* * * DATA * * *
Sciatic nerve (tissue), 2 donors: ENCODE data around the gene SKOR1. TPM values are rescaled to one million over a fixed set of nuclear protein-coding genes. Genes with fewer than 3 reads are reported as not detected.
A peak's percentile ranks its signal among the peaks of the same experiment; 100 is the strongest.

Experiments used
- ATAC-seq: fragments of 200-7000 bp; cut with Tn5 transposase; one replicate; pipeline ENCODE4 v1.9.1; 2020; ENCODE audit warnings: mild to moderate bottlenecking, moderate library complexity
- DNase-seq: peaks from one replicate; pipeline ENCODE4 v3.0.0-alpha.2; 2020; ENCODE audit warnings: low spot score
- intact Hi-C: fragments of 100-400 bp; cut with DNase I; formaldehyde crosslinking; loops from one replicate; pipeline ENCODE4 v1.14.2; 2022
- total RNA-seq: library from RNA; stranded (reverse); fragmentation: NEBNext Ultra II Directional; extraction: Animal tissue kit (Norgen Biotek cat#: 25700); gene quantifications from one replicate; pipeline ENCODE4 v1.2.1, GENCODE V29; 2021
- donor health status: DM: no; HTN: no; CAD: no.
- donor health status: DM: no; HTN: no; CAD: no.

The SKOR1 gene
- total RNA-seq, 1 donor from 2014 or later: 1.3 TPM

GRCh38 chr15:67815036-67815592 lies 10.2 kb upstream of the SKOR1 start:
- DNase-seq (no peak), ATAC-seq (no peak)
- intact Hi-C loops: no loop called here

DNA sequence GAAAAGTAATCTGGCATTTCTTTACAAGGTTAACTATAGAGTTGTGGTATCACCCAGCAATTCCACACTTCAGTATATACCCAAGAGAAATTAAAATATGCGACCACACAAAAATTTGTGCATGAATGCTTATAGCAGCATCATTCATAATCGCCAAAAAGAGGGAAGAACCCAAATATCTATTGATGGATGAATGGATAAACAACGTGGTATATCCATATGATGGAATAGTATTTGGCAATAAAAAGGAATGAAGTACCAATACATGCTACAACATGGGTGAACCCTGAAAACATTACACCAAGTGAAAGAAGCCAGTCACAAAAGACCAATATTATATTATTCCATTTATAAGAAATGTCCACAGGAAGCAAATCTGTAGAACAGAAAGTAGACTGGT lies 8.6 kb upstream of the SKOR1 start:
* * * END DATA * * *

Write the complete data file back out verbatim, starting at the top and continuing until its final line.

Sciatic nerve (tissue), 2 donors: ENCODE data around the gene SKOR1. TPM values are rescaled to one million over a fixed set of nuclear protein-coding genes. Genes with fewer than 3 reads are reported as not detected.
A peak's percentile ranks its signal among the peaks of the same experiment; 100 is the strongest.

Experiments used
- ATAC-seq: fragments of 200-7000 bp; cut with Tn5 transposase; one replicate; pipeline ENCODE4 v1.9.1; 2020; ENCODE audit warnings: mild to moderate bottlenecking, moderate library complexity
- DNase-seq: peaks from one replicate; pipeline ENCODE4 v3.0.0-alpha.2; 2020; ENCODE audit warnings: low spot score
- intact Hi-C: fragments of 100-400 bp; cut with DNase I; formaldehyde crosslinking; loops from one replicate; pipeline ENCODE4 v1.14.2; 2022
- total RNA-seq: library from RNA; stranded (reverse); fragmentation: NEBNext Ultra II Directional; extraction: Animal tissue kit (Norgen Biotek cat#: 25700); gene quantifications from one replicate; pipeline ENCODE4 v1.2.1, GENCODE V29; 2021
- donor health status: DM: no; HTN: no; CAD: no.
- donor health status: DM: no; HTN: no; CAD: no.

The SKOR1 gene
- total RNA-seq, 1 donor from 2014 or later: 1.3 TPM

GRCh38 chr15:67815036-67815592 lies 10.2 kb upstream of the SKOR1 start:
- DNase-seq (no peak), ATAC-seq (no peak)
- intact Hi-C loops: no loop called here

DNA sequence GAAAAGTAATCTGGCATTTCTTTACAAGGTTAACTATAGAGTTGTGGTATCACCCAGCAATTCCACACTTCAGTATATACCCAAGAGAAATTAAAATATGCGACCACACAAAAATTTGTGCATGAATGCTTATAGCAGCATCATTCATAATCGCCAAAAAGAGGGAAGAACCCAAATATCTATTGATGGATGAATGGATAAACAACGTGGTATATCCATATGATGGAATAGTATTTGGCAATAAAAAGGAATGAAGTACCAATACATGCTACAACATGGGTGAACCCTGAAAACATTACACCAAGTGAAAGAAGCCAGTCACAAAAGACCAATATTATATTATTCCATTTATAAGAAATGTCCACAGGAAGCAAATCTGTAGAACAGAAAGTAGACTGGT lies 8.6 kb upstream of the SKOR1 start: